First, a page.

Film Review: An Obsessive Couple’s Journey in ‘Ash is Purest White’

Printer-friendly versionPrinter-friendly versionE-mail page to friendE-mail page to friendPDF versionPDF version
No votes yet

CHICAGO – Obsessive love is a movie story staple, and “Ash is Purest White” puts a Chinese point-of-view on this strange phenomenon. This is a coupling in the background of organized crime and a changing China, and their success and failure is based on the events surrounding them as much as their devotion to each other.

HollywoodChicago.com Oscarman rating: 3.5/5.0
Rating: 3.5/5.0

The film is dreamy, almost surreal, as it takes place between 2001 and 2018. The lead actors portraying the couple in essence represent the emerging capitalist China, setting their sights on territory, both within the relationship and the small fiefdoms that popped up in China’s soaring economy. At some point, after a key event, the film switches into a deliberateness that slows down everything, and it becomes a narrative not of action but of searching for something that didn’t exist in the first place. In a sense, the new China is precisely that … a dream that can never exist in their culture. In essence, “upward mobility” corrupts everything and everybody.

Bin (Fan Liao) is a mob boss who has a constant target on his back. His lover is Qiao (Tao Zhao) whose devotion extends beyond just emotional support. Together, they direct their group of loyalists and operations as China begins to grow. When opposing forces corner Bin in a street fight, Qiao fires a weapon, saving his life, but has to do jail time because the gun is illegal.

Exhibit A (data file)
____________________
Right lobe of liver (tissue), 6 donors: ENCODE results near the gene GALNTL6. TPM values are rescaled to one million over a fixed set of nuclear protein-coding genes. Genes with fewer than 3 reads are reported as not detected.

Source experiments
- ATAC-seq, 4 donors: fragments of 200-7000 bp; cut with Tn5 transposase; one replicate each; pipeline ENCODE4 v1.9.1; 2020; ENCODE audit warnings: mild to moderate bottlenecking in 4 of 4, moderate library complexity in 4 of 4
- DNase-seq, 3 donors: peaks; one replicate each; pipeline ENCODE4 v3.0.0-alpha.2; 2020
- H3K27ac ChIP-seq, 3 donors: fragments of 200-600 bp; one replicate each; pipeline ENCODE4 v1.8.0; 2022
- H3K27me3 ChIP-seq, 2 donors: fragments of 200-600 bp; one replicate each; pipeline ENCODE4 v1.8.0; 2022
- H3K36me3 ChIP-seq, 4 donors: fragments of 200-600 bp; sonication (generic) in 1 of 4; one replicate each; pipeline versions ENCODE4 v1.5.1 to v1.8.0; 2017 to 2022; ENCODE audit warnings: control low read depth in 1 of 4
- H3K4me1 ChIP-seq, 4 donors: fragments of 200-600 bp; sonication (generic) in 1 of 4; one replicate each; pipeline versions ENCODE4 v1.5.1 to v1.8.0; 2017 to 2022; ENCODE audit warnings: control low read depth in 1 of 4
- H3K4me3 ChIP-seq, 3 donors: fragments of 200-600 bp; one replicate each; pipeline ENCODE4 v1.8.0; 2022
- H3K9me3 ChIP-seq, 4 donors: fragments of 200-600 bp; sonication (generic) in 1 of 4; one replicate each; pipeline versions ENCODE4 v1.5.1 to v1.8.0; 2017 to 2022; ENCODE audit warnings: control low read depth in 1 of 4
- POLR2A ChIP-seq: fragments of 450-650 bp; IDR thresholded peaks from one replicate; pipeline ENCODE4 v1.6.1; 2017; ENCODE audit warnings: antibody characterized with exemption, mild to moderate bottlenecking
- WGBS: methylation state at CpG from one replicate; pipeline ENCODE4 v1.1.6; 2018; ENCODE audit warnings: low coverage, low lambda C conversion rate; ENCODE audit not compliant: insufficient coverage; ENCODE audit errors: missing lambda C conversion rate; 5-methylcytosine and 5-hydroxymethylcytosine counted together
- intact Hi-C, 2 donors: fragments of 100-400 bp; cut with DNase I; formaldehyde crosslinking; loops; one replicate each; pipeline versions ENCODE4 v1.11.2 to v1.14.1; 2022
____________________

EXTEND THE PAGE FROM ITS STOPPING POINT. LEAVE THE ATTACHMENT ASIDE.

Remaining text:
After serving her time, Qiao comes into a different world. She searches for Bin, but finally comes to the realization that he doesn’t want her anymore. Wandering aimlessly, she uses her street smarts to build another nest egg, and eventually resumes her role as den mother to some low level players. Bin comes back into her life at this point, crippled in a wheelchair after a stroke. The final chapter of their story is about to begin.

“Ash is Purest White” continued its limited release in Chicago on April 5th. See local listings for theaters and show times. Featuring Tao Zhao, Fan Liao, Yi’nan Diao, Caspar Liang and Zheng Xu. Written and directed by Zhangke Jia. Not Rated.

StarContinue reading for Patrick McDonald’s full review of “Ash is Purest White”

Ash1
Qiao (Tao Zhao) and Bin (Fan Liao) in ‘Ash is Purest White’
Photo credit: Cohen Media Group

StarContinue reading for Patrick McDonald’s full review of “Ash is Purest White”

User Login

Free Giveaway Mailing

TV, DVD, BLU-RAY & THEATER REVIEWS

  • It's NOT ALL About You John Michael

    CHICAGO – John Michael epitomizes the art of the monologue. The Chicago transplant, by way of Dallas, is moving on (he says temporarily) from the city that inspired his last show, “Meatball Seance,” after notorious and successful runs of his other one-man shows, “John Michael and the Order of the Penix” and “Dementia Me.” His farewell performance is his latest, another laugh riot, “It’s NOT ALL About You John Michael,” and will take place at Mary’s Attic in Chicago’s Andersonville neighborhood on March 1st, 2019. Click here for details, including ticket information.

  • Soccer Player in the Closet, The 2

    CHICAGO – Connecting to the theater collective Nothing Without a Company means a couple of things. One, you may visit parts of Chicago you’ve never seen before – in this case a plant store in an industrial area south of Humboldt Park – and two, you will see some daring and outside-the-box stagings. “The Soccer Player in the Closet” is their latest production – a World Premiere – and it provides what the title implies and beyond. The play runs through March 17th, 2019. Click here for more details, including ticket information.

Advertisement



HollywoodChicago.com on Twitter

archive

HollywoodChicago.com Top Ten Discussions
referendum
tracker